15: Talk about college and share advice. College students who are chairing high school committees should always take some time to talk about college — how they got in and picked their college, what their experience is like, what college MUN is like, etc. High school students are curious and answering their questions will go a long way in helping them understand and be more enthusiastic about going to college.

What are some other tips to being a good chair? Let us know in the comments!

  • Sohail

    Pedantry can get in the way of learning.

    • KFC

      Agreed. Chairs should see themselves as leaders and educators, not just facilitators of the rules.

  • http://www.shumun.com Marco

    This is a great post; in fact, it’s pretty spot-on! The only change that should be made is an additional number 16: Have a sense of humor! All too often chairs feel that they need to be strict as anything and cannot smile – ever. Herein lies a major problem. Model UN is an educational tool and if you do not let your delegates have fun, then they will learn nothing. Just recently I had a delegate actually say in his first committee ever, “Motion to Table the Chair”. She meant topic – I hope. But the entire committee laughed. Yes, keeping order is important and when she said it she was obviously feeling embarrassed and there’s nothing that a strict chair can do about that! Therefore, by being able to smile and laugh – and laugh at yourself at times – a situation like this can be resolved. Once she said it, I responded with, “I’m sorry delegate, but I don’t think that UN actually recognizes that rule. *I smiled* However, I think you want to Table the Topic. Correct?” That ensured the committee that the dais wanted to laugh, and then made it apparent to the delegates that we still had work to be done.

    Always smile and encourage your delegates – they’ll always remember that chair that helped them with humor… not the mean one : )

    Happy Munning!

    • KFC

      Agreed. I try to smile often and insert some humor to my committees too. My personal example: things get serious late in the topic and unmoderated caucuses become routine. During one of the motions that clearly passes, I will deliberately mistaken the vote count by saying “this fails… I mean passes!” Kids get a good laugh at this.

  • J. Watanabe

    Clear, consistent, and efficiency.
    Be clear with the rules and expectations from the start and be consistent in implementing those rules and following through on what you say. Also, make sure you keep a committee efficient and be willing to rule down motions if you feel the time is better spent in other areas. However, also allow the delegates to control the flow of committee (a tough balance).

    While keeping a relaxed environment, especially in a larger committee, it is important to keep the reigns on early and slowly allow the environment to be more relaxed if you feel you can keep control. Once you lose control, it’s probably too late. Keeping the committee under control will help make the experience for those who are truly in the committee for the learning experience. At NHSMUN, one of the best chairs I have ever seen was very structured in the way he ran in committee, yet he was clear about it when the committee began and ran one of the best main committees that I have seen to date.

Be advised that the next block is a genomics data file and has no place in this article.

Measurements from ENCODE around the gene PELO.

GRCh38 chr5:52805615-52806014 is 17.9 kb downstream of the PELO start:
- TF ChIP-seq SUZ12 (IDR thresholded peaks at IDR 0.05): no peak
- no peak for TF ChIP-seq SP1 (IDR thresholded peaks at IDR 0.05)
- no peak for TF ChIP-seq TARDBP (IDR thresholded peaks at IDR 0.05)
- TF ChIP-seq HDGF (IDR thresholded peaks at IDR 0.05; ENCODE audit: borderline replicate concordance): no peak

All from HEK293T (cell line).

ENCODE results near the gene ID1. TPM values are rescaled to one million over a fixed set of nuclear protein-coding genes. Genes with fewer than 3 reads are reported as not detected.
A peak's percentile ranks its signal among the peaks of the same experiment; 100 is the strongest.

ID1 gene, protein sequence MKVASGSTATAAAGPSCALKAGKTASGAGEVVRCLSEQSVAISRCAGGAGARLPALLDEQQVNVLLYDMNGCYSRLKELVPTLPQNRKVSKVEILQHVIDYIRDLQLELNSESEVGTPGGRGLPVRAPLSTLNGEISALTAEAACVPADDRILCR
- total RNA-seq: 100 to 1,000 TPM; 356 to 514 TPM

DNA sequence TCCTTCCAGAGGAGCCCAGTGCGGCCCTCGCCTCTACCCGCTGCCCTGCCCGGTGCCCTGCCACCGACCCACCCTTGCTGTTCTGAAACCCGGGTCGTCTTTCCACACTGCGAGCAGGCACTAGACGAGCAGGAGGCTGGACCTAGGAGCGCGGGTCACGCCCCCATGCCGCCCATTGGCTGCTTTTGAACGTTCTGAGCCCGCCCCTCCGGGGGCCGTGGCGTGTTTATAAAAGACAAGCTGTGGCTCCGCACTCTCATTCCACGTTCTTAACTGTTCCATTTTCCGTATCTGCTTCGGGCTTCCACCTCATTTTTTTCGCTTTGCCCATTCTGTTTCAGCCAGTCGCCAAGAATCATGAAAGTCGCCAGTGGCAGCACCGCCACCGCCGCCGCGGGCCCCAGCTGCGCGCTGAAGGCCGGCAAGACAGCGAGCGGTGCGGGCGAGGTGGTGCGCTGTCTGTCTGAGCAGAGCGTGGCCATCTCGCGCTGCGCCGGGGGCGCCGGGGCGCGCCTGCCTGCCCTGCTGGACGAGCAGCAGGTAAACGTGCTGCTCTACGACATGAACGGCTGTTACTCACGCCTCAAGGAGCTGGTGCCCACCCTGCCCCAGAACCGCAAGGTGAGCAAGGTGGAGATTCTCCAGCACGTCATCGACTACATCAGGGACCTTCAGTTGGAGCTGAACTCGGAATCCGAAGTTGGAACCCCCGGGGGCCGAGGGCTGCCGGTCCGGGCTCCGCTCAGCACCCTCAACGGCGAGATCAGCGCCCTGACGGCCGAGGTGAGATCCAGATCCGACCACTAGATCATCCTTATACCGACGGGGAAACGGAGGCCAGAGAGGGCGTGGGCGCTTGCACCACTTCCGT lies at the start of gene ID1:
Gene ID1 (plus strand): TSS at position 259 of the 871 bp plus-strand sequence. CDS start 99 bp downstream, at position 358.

Know the topic but also know policies so that you can help guide students back towards the correct policy. The better you know the topic, the better able you are to run your committee and provide the students with a learning experience.

    Also, be aware of the time and effectively plan your schedule so you are never left with “extra” time. If you have “extra” time and have two topics and did only one, start debate on the second topic, otherwise, a conference shouldn’t make students do twice the amount of work if they plan on not covering the second topic!

    Furthermore, keep an ear out for good substance rather than just be swayed by great speaking skills. While great speaking skills is important, by encouraging substance at every conference, the level of debate will increase, as will the confidence of each delegate.

    Finally, throw out trying to appease the committee. While you want to connect with the committee or make sure they have a good time, it can ruin the experience of MUN when you allow for delegates to make a mockery of MUN with joke speeches or have students include “music phrases” into their speeches. While the students who were “bored” are now enjoying themselves more, you polarize them from those who prepared for this learning experience and leave a bad feeling about the committee after the conference. Also, avoid the joke awards, as I have learned first hand as a Secretary-General, there could be larger consequences to these awards if they get out of hand and offend people and are not worth doing. As mentioned previous, if you do have extra time, discuss colleges choices or MUN experiences (such as volunteer efforts, committees, great experiences, etc.) that would provide a greater learning experience for the delegates.

    • KFC

      Thank you. This is very well-written and I encourage all chairs and Secretariat members to read these comments. In fact, every leader should — being clear, consistent, and efficient are cornerstones of good leadership in MUN and in many other situations in life.

      I agree with the low value of joke awards or superlatives. They may be fun way to end committee at novice conferences, but they shouldn’t be done at any college-hosted high school conference. One of the best ways to end committee is to share the takeaway or lessons learned from the committee. The chairs could do this, or could ask the delegates to share their takeaways or their favorite part of the weekend. One of the most memorable ways committee ended for me was when Iris (your former student) and I were chairing Historical Security Council together at UCLA and she shared a very moving and inspirational speech on what Model UN has meant to her. I think that provided much more value to the delegates.

  • Molly

    Marco, stop stealing mine!